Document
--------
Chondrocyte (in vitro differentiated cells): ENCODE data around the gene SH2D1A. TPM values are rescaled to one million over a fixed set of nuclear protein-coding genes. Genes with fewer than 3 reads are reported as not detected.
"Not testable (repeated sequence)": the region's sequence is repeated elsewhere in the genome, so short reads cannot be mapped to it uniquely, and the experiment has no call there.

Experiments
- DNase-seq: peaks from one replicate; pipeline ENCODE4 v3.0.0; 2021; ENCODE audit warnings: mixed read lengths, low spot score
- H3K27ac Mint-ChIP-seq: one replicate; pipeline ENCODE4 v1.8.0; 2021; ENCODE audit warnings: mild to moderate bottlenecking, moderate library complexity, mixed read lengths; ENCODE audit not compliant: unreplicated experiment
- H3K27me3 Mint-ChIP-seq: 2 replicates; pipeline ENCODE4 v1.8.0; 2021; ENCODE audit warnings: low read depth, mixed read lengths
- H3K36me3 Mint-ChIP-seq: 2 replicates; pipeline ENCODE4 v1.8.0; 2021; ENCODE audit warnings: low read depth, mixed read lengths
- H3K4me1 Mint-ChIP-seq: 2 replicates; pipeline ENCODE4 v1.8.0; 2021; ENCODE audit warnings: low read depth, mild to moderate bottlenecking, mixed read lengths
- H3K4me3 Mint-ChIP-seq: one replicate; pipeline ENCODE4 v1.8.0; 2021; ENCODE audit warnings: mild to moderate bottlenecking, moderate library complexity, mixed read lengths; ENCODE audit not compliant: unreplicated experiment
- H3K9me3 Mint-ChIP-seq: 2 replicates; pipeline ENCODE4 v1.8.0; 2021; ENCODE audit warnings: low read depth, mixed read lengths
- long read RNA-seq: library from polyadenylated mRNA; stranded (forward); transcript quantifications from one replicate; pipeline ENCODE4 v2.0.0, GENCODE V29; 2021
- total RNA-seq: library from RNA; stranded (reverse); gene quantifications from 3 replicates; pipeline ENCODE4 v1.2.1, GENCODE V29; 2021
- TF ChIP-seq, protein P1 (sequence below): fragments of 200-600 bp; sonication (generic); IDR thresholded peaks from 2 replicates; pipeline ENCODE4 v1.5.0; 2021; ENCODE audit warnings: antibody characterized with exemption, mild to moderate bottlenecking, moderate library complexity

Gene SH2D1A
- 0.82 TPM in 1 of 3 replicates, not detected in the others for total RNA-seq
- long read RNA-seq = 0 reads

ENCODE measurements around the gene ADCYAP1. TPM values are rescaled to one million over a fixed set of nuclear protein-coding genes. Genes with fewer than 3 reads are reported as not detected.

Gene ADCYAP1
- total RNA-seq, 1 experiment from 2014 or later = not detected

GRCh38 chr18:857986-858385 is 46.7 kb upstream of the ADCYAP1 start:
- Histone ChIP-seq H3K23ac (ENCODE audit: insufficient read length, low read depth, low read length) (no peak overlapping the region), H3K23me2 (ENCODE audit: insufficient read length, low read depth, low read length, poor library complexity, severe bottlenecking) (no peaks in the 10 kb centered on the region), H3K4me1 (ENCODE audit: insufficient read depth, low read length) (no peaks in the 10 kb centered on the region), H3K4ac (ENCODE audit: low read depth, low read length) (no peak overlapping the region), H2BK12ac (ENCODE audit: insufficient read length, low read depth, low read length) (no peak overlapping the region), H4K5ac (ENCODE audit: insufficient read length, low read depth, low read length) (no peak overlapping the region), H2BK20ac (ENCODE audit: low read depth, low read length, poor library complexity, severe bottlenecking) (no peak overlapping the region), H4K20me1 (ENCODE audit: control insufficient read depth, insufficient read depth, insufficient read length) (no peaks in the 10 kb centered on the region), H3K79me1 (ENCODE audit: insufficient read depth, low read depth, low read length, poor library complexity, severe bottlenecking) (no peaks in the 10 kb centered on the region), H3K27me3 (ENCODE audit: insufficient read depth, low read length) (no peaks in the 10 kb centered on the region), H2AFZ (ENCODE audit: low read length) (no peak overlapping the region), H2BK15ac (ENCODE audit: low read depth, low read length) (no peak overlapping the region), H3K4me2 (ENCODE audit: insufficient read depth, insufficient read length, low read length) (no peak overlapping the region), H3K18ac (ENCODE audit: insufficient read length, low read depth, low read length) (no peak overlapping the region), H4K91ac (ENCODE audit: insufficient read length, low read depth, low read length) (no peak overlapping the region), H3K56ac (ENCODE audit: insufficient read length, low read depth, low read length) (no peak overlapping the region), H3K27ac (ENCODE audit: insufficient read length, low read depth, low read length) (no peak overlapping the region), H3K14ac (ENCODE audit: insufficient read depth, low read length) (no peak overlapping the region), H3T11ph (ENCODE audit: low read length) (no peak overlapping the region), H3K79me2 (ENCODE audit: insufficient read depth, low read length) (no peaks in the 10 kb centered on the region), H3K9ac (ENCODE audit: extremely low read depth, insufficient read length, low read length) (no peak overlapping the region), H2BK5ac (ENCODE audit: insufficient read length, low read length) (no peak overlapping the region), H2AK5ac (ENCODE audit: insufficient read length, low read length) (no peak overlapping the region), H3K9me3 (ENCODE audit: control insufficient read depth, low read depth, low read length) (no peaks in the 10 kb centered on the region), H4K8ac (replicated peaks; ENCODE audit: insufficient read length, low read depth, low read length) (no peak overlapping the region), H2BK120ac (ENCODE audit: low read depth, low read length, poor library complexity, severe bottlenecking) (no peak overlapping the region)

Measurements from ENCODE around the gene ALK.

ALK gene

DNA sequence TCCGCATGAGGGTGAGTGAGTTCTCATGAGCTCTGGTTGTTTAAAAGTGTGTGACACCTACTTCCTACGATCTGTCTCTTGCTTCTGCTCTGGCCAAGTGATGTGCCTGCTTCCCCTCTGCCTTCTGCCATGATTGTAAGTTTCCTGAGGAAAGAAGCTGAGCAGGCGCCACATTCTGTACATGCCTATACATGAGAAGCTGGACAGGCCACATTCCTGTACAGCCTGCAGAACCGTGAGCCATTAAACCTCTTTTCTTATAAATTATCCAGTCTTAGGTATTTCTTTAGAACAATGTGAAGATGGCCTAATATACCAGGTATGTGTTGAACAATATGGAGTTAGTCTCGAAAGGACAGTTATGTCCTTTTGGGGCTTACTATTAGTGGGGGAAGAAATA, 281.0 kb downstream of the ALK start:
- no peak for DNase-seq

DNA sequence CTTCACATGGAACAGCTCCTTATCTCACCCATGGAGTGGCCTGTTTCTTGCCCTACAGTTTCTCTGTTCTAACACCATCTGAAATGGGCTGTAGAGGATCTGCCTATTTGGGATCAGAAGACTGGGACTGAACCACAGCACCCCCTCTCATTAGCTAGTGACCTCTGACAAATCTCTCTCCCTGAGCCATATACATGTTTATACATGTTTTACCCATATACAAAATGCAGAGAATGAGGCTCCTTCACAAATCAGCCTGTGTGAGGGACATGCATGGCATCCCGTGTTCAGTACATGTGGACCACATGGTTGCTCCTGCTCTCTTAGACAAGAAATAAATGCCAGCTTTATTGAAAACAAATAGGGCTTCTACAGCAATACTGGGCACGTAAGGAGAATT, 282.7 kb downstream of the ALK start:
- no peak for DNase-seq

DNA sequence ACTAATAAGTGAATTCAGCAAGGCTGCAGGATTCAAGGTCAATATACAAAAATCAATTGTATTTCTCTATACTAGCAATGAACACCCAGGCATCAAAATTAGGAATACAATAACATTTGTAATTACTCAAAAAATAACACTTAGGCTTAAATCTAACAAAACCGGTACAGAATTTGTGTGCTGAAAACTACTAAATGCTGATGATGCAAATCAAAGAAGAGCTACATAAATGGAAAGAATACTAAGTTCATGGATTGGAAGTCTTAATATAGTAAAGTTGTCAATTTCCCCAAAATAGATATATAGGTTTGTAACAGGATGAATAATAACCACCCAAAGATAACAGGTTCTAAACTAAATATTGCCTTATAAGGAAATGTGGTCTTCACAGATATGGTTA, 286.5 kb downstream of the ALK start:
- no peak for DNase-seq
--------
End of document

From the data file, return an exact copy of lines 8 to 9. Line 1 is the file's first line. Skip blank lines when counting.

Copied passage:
- H3K4me1 Mint-ChIP-seq: 2 replicates; pipeline ENCODE4 v1.8.0; 2021; ENCODE audit warnings: low read depth, mild to moderate bottlenecking, mixed read lengths
- H3K4me3 Mint-ChIP-seq: one replicate; pipeline ENCODE4 v1.8.0; 2021; ENCODE audit warnings: mild to moderate bottlenecking, moderate library complexity, mixed read lengths; ENCODE audit not compliant: unreplicated experiment